THE dream is over. York boxer Graham Fearn has rung the bell on his professional career after a bizarre ending in the midnight hour.

Almost five years ago at the sprightly age of 33, Fearn traded a distinguished amateur life spanning almost two decades to become a professional.

Now four days away from his 38th birthday the New Earswick warrior opted to hang up his gloves, calling it a day just before the lights went out – literally – in the Manchester Arena for both himself and one of his inspirations, Ricky “the Hitman” Hatton.

Headlining Hatton retired for the second time when he was beaten in his comeback fight by Ukrainian welterweight Vyacheslav Senchenko in front of a 19,000 crowd.

The records will also show that Fearn was knocked out in the second round of his scheduled six three-minute round contest against Sheffield’s Scott “Hotshot” Jenkins.

But the bare statistics do not explain how the Nestlé Rowntree production line worker was kept waiting in the dressing-room for almost eight hours before he finally stood toe to toe against undefeated lightweight prospect Jenkins.

He clambered through the ropes at 15 minutes past midnight for a bout originally scheduled to be third up on the under-card of the much-heralded Hatton comeback.

Said Fearn: “I’d got to the venue for 3.30pm and was told that the bill, on which I was supposed to be the third fight, would start at 5pm.

“The boxing did not start until an hour after that and the first two bouts went the distance, so I was put back down the list.”

So far down the list was Fearn and Jenkins, that the Yorkshire protagonists stepped into the ring at 12.15am.

Added Fearn: “I landed a couple of good jabs in the first round and also in the second but then I took a punch to the body and I went down. As I was down, I thought to myself “what am I doing here?” And I realised that was it for me.

“It wasn’t that I was fading or anything, I just lost concentration, I lost my focus. It was the fact that at my age, coming up to 38, I could do without being stuck in a dressing-room for almost eight hours.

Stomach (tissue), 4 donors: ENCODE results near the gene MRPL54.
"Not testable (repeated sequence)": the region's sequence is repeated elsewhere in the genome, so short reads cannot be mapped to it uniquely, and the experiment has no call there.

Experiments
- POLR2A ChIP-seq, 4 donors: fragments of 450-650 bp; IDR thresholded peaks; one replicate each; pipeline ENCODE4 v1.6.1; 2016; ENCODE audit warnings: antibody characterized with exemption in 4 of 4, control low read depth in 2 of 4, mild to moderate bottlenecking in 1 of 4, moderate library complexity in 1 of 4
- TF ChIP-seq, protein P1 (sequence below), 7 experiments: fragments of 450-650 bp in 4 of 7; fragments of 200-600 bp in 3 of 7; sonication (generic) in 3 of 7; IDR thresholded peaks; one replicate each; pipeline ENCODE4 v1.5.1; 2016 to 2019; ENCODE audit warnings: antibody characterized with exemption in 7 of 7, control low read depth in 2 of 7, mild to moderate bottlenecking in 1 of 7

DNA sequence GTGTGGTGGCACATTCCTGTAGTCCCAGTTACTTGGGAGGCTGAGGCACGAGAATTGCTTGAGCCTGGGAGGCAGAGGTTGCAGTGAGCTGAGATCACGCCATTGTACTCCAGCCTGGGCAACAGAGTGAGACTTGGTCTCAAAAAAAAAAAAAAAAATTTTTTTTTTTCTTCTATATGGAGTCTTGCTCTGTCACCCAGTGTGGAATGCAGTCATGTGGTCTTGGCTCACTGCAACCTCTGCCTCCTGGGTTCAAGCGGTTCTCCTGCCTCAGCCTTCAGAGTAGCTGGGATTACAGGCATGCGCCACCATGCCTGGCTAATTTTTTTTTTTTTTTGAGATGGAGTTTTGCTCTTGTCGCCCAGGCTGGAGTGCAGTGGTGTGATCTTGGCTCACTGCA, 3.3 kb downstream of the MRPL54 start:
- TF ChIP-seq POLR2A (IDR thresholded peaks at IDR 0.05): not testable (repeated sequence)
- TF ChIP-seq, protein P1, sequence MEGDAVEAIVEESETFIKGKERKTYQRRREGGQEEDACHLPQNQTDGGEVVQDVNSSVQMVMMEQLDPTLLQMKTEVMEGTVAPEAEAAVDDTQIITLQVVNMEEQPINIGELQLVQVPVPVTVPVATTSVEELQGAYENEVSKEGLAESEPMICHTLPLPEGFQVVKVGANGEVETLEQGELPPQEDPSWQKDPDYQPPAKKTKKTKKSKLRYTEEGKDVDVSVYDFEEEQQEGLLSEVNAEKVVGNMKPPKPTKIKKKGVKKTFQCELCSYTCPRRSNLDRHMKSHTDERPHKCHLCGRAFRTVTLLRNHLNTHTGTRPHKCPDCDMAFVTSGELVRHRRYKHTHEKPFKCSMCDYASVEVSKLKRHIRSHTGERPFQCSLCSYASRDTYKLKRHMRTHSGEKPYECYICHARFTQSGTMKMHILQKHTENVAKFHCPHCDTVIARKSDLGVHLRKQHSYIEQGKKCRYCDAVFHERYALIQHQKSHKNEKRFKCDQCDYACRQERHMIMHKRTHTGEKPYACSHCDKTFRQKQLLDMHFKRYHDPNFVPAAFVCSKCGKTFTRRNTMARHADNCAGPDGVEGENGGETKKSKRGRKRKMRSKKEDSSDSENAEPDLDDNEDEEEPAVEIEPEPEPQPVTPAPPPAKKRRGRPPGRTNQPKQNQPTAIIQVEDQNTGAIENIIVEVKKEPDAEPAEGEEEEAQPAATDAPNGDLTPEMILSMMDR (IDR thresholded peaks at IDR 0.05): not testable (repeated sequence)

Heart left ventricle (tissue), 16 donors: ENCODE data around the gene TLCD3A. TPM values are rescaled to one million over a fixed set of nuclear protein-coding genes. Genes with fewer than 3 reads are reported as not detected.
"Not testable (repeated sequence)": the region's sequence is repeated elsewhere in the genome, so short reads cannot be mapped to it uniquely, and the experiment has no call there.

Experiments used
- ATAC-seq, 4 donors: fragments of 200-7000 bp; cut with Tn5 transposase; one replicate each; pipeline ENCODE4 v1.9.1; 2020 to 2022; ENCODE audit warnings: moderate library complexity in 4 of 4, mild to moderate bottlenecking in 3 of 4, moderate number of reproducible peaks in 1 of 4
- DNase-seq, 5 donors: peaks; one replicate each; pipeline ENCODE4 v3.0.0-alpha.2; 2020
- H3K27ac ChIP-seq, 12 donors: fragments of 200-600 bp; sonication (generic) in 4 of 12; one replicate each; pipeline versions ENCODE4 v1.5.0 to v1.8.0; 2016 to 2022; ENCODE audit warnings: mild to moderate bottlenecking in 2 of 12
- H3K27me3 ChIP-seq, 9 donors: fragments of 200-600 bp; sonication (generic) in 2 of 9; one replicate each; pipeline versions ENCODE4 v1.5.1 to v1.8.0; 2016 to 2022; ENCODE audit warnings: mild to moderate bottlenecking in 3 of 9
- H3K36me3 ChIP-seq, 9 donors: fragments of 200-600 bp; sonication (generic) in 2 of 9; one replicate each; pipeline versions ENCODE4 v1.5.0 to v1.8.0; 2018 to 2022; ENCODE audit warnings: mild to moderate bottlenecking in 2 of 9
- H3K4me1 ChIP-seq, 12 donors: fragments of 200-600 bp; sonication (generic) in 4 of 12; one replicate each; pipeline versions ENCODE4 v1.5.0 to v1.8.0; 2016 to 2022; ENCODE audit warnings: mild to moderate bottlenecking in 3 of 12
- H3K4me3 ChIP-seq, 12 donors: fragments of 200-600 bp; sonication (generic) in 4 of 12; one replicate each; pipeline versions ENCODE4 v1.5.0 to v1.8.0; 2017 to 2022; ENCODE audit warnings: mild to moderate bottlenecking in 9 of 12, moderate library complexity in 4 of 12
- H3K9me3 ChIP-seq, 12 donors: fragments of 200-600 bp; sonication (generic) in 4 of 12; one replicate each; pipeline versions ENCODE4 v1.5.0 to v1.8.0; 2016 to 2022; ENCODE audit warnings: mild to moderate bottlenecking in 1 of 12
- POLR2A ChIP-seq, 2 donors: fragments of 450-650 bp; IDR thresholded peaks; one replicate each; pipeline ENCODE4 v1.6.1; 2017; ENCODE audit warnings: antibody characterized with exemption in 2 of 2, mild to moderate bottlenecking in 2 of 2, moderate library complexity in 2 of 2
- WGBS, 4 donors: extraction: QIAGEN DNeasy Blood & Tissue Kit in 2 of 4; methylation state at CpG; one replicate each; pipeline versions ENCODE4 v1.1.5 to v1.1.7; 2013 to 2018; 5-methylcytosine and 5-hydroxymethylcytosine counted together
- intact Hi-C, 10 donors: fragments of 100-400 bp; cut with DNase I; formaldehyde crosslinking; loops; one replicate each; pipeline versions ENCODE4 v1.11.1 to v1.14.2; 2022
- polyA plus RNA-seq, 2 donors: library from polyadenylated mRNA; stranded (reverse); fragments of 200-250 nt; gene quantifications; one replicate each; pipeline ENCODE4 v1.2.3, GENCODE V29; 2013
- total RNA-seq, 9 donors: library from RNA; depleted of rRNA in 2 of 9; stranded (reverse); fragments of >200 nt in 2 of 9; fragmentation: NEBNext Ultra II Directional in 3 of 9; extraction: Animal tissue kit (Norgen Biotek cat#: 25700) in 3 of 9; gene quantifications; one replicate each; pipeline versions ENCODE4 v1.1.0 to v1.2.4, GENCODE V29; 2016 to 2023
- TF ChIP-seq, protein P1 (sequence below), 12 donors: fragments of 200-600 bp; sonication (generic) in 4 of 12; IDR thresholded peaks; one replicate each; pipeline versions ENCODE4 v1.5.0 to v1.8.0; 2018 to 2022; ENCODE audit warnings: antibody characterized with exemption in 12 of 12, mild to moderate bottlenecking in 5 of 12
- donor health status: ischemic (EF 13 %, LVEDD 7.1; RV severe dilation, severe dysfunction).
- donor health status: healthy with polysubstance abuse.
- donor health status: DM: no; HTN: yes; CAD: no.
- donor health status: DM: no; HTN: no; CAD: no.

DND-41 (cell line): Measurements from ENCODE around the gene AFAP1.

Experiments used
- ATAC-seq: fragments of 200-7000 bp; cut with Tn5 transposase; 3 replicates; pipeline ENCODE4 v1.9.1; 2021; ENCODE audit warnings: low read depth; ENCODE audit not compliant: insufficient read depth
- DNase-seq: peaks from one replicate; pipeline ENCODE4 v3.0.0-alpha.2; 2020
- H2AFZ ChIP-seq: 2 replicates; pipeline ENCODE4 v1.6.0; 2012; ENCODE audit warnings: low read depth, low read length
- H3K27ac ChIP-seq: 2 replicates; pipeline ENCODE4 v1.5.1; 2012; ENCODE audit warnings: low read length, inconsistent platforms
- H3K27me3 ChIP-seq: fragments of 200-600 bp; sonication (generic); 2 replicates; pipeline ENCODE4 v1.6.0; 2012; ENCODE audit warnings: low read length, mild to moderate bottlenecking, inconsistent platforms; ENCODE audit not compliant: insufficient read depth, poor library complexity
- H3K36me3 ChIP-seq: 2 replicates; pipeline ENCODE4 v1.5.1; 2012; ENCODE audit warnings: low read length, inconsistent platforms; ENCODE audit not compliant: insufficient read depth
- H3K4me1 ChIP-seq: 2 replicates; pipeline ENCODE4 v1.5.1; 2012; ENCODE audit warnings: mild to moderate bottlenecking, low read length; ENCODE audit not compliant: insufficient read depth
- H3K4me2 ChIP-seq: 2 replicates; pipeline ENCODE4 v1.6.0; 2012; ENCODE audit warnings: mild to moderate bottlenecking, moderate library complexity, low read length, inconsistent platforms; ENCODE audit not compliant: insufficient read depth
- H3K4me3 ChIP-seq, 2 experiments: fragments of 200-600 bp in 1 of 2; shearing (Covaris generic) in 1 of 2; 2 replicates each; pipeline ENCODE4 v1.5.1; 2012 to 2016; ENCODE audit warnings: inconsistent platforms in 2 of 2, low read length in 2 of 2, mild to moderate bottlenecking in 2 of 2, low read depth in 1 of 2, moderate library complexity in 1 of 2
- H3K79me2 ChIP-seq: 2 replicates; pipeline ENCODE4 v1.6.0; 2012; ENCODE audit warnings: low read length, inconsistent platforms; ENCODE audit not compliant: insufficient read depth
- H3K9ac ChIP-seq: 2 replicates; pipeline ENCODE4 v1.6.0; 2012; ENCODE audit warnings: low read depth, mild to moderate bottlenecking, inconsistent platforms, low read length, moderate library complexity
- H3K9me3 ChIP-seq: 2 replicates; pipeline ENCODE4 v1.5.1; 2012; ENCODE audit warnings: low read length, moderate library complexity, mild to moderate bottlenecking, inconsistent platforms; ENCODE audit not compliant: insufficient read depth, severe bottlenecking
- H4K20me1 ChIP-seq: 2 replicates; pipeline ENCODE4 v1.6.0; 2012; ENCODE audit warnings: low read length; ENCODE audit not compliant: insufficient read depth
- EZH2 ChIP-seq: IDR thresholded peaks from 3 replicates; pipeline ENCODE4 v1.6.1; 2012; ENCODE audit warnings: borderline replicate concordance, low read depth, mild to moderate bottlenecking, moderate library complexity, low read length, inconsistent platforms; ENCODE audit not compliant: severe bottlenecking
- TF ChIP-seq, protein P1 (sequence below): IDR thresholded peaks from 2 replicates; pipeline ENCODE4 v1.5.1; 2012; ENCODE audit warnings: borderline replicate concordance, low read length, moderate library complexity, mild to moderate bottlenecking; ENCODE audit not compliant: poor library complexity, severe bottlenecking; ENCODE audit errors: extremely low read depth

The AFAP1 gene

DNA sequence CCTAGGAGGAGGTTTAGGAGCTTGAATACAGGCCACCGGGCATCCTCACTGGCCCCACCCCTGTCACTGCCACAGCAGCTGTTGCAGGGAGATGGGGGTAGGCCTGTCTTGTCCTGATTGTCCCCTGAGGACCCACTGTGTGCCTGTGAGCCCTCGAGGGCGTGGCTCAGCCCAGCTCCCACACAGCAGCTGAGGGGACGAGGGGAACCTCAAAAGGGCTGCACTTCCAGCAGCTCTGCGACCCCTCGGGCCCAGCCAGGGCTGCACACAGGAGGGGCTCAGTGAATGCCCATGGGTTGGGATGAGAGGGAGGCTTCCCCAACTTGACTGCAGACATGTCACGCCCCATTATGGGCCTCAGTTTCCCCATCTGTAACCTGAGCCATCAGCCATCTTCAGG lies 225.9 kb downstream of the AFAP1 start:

“When we were walking to the ring they were dismantling the television cameras and stowing away the cables. It was like a jungle getting to the ropes.”

Fearn confessed to being emotional when he first made up his mind to quit, but now detached from the hype of the fight night in which he was dismayed by Hatton’s earlier exit, he knows he has made the right decision.

“I would not change a thing. I’ve had some great times and along with the lowlights I have had many highlights, many times that stand out,” said Fearn, adding he would not miss getting home from a 12-hour shift at Nestlé and then heading off on a six-mile training run.

“I’ve got my son Callum and my wife Sarah to concentrate on and that will do for me,” he said.

“As an amateur I was a national champion, which nobody from York had done for a long time.

“Then as a professional, I started with four bouts – four wins. I later boxed Frankie Gavin on the under-card of the Amir Khan world title fight.

“I also got to fulfil a schoolboy ambition of boxing as a pro in my home city of York, and I’ve now fought on the same bill as one of my heroes in Ricky Hatton.

“I have done all I have wanted to do. I’ve not been someone who said ‘if only I’d have done this or that…’. I’ve actually been and done it and I’m really happy about that and really happy about finally deciding to retire.”

For the record

Fearn has had 21 professional fights since his debut in October 2007.

He won five (one by knockout, lost 14 (three by ko) and drew two.

He appeared at top venues like York Hall in Bethnal Green, the Café Royal in London’s Piccadilly, the Don Valley Stadium, Leeds United’s Banqueting Hall and twice at the Manchester Arena.